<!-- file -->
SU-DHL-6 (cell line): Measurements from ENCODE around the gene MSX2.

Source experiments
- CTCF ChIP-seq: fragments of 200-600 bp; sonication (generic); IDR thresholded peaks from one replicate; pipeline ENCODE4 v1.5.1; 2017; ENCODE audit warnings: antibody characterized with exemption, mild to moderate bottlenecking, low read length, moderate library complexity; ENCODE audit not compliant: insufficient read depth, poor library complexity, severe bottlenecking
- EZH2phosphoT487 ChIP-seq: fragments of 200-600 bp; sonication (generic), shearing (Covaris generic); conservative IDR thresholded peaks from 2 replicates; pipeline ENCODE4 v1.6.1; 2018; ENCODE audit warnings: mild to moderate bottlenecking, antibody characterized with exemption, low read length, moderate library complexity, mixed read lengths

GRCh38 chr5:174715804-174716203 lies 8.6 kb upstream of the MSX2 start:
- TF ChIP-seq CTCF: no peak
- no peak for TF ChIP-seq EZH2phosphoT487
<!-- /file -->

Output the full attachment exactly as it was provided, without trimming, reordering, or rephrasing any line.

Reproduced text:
SU-DHL-6 (cell line): Measurements from ENCODE around the gene MSX2.

Source experiments
- CTCF ChIP-seq: fragments of 200-600 bp; sonication (generic); IDR thresholded peaks from one replicate; pipeline ENCODE4 v1.5.1; 2017; ENCODE audit warnings: antibody characterized with exemption, mild to moderate bottlenecking, low read length, moderate library complexity; ENCODE audit not compliant: insufficient read depth, poor library complexity, severe bottlenecking
- EZH2phosphoT487 ChIP-seq: fragments of 200-600 bp; sonication (generic), shearing (Covaris generic); conservative IDR thresholded peaks from 2 replicates; pipeline ENCODE4 v1.6.1; 2018; ENCODE audit warnings: mild to moderate bottlenecking, antibody characterized with exemption, low read length, moderate library complexity, mixed read lengths

GRCh38 chr5:174715804-174716203 lies 8.6 kb upstream of the MSX2 start:
- TF ChIP-seq CTCF: no peak
- no peak for TF ChIP-seq EZH2phosphoT487